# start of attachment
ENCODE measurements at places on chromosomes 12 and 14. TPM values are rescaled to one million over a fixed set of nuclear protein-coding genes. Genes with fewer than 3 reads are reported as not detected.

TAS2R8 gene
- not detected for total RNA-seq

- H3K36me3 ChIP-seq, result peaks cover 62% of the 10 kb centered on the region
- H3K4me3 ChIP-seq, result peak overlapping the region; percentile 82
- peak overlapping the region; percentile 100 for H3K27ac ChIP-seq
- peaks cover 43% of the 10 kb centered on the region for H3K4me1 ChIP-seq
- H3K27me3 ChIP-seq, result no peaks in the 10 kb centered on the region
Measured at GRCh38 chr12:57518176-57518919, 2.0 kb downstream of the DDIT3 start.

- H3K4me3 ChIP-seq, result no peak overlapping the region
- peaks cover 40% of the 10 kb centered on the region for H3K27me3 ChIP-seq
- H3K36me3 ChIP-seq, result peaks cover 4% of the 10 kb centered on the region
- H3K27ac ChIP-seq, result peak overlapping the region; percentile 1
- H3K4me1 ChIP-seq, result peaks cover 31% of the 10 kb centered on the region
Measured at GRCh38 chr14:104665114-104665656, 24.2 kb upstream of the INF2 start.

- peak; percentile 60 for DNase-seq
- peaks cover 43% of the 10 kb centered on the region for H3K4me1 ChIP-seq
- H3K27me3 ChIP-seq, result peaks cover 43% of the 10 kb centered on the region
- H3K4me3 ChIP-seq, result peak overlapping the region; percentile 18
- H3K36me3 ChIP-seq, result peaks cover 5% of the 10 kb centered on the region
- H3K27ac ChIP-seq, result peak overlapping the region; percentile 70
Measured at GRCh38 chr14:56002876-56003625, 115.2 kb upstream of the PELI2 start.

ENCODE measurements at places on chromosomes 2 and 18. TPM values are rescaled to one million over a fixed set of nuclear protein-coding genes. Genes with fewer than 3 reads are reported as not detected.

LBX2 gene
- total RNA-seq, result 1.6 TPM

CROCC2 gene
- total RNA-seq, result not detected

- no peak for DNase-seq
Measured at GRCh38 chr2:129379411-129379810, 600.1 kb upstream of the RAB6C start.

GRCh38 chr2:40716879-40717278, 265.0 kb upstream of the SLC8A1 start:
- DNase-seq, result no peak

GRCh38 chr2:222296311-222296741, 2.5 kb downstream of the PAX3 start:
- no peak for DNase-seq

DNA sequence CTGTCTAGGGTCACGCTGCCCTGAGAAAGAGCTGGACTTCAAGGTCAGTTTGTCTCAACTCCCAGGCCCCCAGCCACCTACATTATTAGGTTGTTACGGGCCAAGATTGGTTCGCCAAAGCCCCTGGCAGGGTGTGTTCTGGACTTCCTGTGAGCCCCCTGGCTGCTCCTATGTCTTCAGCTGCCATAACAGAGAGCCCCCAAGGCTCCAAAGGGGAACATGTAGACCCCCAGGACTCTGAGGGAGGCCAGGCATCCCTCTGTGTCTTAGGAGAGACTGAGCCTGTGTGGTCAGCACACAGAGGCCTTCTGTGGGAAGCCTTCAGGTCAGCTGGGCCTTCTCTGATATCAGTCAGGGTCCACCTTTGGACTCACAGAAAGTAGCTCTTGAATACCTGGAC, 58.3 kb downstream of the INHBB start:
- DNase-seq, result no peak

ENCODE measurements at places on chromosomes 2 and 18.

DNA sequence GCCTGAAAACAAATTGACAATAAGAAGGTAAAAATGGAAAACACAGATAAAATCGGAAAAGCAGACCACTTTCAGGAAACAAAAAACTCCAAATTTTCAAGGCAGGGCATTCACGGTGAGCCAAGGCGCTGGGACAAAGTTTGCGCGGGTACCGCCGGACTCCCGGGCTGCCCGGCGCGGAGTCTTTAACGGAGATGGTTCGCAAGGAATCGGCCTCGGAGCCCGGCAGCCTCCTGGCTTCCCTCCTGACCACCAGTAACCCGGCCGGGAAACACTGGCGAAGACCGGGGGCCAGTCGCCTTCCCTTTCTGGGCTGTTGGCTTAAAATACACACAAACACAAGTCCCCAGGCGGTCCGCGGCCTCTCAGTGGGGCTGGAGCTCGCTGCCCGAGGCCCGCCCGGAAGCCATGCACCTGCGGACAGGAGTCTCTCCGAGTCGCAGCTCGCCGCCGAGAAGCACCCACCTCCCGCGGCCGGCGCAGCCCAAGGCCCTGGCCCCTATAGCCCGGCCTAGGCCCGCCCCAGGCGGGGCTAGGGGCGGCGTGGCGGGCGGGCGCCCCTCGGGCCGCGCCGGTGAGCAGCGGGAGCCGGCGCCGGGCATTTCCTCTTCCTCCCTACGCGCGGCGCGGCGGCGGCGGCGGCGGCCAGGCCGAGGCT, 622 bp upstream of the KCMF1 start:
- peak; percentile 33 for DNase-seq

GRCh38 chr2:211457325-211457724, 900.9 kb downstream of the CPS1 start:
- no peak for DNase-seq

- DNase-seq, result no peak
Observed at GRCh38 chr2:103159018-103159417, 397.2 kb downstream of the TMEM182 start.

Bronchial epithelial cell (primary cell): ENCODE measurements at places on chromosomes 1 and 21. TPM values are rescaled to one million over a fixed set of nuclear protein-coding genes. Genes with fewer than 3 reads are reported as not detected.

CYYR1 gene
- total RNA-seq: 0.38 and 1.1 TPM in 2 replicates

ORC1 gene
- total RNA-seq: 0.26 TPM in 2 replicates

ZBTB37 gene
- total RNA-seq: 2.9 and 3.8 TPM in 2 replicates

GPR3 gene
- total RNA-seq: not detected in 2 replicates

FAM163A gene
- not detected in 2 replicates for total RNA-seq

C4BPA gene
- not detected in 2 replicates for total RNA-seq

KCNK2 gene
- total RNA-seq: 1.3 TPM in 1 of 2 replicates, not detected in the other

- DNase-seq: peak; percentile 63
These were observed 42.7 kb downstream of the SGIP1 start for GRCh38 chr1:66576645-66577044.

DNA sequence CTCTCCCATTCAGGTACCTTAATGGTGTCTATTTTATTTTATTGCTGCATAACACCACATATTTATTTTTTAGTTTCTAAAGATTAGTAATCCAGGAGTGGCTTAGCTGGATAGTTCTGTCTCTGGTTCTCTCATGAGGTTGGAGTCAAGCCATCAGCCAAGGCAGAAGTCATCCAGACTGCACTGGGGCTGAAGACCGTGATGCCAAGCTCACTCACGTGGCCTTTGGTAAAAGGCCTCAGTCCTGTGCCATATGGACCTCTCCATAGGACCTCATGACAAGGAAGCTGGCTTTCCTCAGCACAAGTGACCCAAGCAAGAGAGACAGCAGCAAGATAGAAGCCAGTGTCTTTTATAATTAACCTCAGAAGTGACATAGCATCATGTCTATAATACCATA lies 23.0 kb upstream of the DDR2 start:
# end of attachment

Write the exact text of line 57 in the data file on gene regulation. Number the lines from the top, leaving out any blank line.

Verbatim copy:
- total RNA-seq: 1.3 TPM in 1 of 2 replicates, not detected in the other